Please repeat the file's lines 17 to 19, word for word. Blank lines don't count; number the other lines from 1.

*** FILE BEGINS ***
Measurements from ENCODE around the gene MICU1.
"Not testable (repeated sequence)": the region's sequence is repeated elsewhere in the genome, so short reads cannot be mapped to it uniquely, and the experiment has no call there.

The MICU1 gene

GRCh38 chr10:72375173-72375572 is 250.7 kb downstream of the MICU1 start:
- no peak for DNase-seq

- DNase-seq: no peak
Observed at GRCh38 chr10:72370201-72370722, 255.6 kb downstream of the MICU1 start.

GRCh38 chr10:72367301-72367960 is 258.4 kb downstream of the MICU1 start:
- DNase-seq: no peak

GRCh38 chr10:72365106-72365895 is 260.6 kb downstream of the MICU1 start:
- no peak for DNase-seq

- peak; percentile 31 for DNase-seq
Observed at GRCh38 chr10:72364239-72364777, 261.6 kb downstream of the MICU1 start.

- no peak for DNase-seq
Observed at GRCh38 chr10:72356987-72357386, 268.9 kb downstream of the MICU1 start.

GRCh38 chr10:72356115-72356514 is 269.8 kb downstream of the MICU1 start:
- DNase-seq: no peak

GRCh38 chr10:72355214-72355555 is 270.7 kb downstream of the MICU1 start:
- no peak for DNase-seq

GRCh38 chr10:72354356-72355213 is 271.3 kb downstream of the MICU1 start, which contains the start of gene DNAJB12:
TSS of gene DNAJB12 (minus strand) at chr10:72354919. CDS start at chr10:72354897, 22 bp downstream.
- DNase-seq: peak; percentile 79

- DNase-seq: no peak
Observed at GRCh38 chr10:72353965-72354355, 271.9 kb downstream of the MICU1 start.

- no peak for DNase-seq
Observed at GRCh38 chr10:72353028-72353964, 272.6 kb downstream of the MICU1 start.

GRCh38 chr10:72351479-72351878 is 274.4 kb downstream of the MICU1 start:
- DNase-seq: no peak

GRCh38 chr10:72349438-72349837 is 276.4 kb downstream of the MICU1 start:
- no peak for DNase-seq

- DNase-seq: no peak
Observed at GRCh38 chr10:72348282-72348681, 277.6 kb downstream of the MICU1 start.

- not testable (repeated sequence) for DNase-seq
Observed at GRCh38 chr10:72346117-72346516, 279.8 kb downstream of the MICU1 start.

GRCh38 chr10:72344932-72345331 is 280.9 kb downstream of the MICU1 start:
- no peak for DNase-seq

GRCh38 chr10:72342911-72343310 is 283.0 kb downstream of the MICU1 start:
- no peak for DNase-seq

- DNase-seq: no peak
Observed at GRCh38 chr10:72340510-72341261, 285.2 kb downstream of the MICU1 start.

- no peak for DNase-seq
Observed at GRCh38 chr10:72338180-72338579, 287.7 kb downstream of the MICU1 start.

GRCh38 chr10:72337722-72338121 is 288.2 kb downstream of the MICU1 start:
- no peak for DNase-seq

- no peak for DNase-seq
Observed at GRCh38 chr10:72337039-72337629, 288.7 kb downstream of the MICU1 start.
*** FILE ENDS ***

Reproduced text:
- DNase-seq: no peak

GRCh38 chr10:72355214-72355555 is 270.7 kb downstream of the MICU1 start:
- no peak for DNase-seq